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Can someone please explain how identifier resolution works for Javascript taking the following scenarios :

  1. A global function is called .
  2. A function inside an user defined javascript object is called .
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The definitive reference is ECMA-262 section 10, there is an authoritative article on the comp.lang.javascript FAQ on closures that explains Identifier Resolution, Execution Contexts and scope chains in detail. That article was written for ECMA-262 ed 3, the recent ES5 is essentially identical though the terminology has changed. –  RobG Sep 14 '12 at 8:25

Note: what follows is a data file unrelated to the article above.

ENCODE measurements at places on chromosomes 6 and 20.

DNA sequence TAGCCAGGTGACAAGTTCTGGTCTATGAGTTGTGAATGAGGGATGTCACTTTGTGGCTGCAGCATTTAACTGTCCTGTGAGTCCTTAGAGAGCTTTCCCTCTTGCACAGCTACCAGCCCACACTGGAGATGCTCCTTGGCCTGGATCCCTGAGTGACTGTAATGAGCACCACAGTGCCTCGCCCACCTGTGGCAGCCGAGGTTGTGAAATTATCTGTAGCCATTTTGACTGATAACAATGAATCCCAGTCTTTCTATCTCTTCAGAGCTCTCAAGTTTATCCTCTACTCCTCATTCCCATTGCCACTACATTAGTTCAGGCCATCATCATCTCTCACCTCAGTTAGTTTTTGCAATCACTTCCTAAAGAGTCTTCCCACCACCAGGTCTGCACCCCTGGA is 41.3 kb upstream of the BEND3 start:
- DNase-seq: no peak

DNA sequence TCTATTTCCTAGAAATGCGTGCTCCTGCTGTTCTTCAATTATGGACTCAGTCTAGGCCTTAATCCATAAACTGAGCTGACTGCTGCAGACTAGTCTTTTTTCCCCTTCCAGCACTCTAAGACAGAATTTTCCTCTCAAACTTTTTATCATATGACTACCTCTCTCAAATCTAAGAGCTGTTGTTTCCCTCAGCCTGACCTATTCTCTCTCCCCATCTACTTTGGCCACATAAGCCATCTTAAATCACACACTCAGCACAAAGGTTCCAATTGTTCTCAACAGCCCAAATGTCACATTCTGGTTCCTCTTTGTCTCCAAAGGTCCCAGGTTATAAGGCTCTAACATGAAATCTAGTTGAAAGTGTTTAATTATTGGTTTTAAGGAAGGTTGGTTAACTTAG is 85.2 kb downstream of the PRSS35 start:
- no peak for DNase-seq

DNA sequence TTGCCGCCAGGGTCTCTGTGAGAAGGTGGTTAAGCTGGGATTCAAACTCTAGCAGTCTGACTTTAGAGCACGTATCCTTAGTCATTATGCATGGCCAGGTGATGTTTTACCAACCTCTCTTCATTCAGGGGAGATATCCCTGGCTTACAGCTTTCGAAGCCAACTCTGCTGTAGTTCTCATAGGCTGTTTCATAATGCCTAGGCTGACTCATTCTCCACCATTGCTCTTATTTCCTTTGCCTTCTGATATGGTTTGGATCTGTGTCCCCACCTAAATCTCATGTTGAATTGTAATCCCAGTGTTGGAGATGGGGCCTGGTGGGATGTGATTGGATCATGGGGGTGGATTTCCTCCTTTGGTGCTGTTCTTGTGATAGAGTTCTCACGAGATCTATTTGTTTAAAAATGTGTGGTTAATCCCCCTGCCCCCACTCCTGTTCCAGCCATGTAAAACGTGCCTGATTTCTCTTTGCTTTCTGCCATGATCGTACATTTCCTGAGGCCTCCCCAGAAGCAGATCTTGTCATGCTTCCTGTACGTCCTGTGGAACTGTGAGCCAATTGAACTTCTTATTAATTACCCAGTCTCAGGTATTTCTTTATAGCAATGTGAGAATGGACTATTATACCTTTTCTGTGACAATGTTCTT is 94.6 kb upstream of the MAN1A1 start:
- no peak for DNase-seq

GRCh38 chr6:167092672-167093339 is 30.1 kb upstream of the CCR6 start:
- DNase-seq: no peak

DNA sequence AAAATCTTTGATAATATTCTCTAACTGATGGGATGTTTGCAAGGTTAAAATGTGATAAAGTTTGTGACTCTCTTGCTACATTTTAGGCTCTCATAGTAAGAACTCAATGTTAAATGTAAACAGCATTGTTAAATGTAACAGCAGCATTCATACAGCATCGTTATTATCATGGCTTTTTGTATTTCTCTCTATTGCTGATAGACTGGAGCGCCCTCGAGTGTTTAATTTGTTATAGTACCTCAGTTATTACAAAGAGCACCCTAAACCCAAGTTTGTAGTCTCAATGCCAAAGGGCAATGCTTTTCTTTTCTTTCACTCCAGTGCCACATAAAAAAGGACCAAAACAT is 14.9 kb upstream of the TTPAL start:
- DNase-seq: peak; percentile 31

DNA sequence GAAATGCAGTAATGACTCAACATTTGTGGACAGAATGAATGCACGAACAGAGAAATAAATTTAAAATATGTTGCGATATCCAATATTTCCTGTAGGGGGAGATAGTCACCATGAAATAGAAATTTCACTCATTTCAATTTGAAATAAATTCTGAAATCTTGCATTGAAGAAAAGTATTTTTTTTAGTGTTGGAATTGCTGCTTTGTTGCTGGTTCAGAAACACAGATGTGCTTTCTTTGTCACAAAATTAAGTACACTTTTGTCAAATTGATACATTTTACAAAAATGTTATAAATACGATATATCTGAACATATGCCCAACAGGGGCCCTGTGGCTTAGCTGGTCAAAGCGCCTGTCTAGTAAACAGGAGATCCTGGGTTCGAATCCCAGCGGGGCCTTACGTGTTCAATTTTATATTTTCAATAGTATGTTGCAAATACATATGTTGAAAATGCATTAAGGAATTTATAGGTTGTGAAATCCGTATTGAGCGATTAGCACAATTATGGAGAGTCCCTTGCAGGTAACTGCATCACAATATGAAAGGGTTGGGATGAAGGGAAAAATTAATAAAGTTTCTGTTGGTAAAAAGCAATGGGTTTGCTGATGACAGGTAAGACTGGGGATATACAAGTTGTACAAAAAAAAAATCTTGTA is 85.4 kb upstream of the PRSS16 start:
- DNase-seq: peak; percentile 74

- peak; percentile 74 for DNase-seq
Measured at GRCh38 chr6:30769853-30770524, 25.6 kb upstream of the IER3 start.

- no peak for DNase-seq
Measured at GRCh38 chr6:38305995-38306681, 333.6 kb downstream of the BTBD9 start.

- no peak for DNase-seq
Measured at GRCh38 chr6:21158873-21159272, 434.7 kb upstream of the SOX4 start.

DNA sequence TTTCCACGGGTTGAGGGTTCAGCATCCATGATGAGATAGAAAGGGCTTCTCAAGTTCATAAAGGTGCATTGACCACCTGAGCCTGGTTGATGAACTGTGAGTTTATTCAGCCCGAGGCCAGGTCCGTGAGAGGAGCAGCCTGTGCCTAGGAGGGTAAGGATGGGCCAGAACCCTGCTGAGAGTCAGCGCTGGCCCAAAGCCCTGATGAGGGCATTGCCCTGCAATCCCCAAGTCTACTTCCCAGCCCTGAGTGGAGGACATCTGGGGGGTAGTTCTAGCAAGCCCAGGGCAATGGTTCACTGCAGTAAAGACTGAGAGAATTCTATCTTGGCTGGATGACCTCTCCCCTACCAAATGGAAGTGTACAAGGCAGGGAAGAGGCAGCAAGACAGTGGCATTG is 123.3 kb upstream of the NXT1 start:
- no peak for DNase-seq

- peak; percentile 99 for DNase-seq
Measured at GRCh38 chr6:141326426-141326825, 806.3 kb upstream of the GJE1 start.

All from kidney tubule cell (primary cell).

1 Answer 1

You have to learn the context and scoping in ECMA Script to understand this. And in between is it identifier or variable?

Identifiers are normally tagged to window object. Say String() it's actually window.String().

Normally when a page loads the all the variables and functions are added as properties to the window object. The window object becomes the global context(GC) in the case of browsers. So when a global function(this is just a method nothing is there like a global function) is called the variable is just looked in the global context. And thus it'll identify the variable.

But if there is a function inside which an inner function is there then identifying a global variable will be two folds first it'll check in function scope and then in global scope. If the variable is a function variable. Then the variable will always be there in the functions execution context(EC)

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